The CPI(M)’s poster boy in West Bengal, Chief Minister Buddhadeb Bhattacharjee is learning the hard way — even after the Somnath Chatterjee episode — that individuals cannot air ideas the party does not approve of.
The Lok Sabha Speaker had to face summary expulsion for refusing to quit as the Speaker after his party withdrew support to the UPA. But Bengal’s industry-savvy CM got away with public censure for assuring industry captains on Monday that he did not approve bandhs and found it unfortunate that his own party used it as a mode of protest.
But like Somnath, Bhattacharjee possibly had to go through some humiliation. Because he had to toe the party line
silently after claiming at the Assocham meet that he would no longer remain silent if his party called another bandh and would speak out (possibly in protest).
“The party publicly censured him. According to our constitution, this is a kind of punishment. The state secretary also expressed his disapproval in public. The chief minister did not protest. This means he has accepted it, said state Citu president and Rajya Sabha member Shyamal Chakraborty on Friday.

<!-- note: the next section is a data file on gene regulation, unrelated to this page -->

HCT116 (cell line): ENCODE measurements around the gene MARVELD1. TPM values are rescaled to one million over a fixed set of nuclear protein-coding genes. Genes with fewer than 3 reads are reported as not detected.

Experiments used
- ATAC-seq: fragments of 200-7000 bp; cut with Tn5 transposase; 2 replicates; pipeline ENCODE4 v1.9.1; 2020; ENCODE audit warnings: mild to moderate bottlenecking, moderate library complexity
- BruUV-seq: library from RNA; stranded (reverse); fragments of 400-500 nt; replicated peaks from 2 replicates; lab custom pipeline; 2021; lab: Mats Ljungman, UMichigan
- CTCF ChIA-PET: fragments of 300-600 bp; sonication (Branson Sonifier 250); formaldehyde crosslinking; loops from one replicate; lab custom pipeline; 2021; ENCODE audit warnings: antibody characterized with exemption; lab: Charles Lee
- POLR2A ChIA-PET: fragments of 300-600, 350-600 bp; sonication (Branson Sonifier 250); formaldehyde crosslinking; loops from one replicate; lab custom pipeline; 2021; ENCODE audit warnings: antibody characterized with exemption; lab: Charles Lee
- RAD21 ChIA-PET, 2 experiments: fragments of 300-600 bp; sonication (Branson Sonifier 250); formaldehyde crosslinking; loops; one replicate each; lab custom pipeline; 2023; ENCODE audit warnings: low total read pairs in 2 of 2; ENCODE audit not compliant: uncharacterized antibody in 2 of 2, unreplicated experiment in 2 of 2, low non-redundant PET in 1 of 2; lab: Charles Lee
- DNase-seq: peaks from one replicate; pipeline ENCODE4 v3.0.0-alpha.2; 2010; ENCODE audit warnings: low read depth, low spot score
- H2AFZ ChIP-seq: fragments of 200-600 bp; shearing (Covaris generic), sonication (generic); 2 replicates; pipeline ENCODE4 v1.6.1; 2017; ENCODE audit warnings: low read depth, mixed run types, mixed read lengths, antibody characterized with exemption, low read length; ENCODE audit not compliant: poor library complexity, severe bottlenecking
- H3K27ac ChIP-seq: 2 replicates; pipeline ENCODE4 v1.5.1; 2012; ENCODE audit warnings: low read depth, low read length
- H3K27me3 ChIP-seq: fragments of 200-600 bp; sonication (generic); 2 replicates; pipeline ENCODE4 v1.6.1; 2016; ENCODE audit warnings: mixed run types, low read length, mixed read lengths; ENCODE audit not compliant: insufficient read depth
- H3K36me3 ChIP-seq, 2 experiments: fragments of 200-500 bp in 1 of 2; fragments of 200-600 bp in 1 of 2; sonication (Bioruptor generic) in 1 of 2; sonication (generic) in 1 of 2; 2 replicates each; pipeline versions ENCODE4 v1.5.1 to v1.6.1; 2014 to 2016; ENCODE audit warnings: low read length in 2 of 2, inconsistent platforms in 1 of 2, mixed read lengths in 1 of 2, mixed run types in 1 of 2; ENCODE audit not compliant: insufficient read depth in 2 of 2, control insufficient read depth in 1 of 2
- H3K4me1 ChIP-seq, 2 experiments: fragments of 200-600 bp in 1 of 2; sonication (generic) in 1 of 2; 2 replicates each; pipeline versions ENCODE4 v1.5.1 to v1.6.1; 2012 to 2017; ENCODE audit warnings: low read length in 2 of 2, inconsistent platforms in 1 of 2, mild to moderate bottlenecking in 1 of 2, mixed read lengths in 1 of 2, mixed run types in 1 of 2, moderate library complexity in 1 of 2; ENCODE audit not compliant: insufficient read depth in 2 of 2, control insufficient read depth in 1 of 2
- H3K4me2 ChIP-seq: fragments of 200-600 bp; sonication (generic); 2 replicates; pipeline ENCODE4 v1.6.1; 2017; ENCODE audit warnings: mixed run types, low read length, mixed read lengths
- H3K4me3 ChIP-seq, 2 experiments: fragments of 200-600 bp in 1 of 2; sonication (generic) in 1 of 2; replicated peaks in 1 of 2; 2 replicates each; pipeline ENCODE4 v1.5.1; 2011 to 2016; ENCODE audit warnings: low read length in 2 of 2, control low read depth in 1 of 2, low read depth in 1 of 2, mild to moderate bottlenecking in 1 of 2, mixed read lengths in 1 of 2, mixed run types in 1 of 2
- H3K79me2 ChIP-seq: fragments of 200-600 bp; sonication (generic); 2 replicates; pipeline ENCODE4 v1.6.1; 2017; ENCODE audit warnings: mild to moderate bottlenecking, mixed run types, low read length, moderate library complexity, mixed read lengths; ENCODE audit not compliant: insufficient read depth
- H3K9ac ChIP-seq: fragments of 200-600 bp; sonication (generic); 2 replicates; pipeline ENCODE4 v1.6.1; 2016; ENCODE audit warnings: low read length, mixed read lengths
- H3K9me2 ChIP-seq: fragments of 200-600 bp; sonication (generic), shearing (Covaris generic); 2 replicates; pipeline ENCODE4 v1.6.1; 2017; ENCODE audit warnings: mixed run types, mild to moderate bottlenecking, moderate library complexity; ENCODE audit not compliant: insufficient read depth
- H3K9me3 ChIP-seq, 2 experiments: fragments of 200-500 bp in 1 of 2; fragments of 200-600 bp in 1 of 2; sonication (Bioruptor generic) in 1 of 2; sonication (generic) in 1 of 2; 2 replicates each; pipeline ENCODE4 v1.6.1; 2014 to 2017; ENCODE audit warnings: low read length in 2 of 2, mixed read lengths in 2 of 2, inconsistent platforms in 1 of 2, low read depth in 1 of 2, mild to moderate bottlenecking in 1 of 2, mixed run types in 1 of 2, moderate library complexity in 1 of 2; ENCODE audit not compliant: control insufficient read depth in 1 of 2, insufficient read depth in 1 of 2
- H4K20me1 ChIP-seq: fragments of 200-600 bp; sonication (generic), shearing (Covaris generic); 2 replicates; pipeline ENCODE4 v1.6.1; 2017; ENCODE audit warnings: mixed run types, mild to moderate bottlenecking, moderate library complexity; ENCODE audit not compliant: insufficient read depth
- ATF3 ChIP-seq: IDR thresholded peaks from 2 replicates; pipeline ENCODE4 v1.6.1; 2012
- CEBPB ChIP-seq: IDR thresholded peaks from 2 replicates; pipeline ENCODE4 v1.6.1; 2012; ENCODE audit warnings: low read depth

Buddhadeb’s silence on this issue only confirmed what Chakraborty said.
The CM’s attempt to pull off his own brand of liberalism invited strong reaction — not just from the Left, but even Congress and the Trinamool. For the CPIM leadership, the comment could not have come at a worse time.
Already caught in a cleft over Mamata Banerjee’s agitation outside the gates of Tata Motors at Singur, the CPI(M) could not afford another controversy.
Kerala Chief Minister VS Achhuthanandan reacted strongly. So did Bengal state secretary Biman Bose on Wednesday. Bose, spoke at a programme organised in memory of Harkishen Singh Surjeet, saying the right to strike is a fundamental right of workers facing oppression in a capitalist system.
It was not only a public censure, but made in the presence of Budhhadeb himself and industry minister Nirupam Sen. The message was loud and clear. On Thursday, the Politburo issued a statement form Delhi saying workers had the right to strike.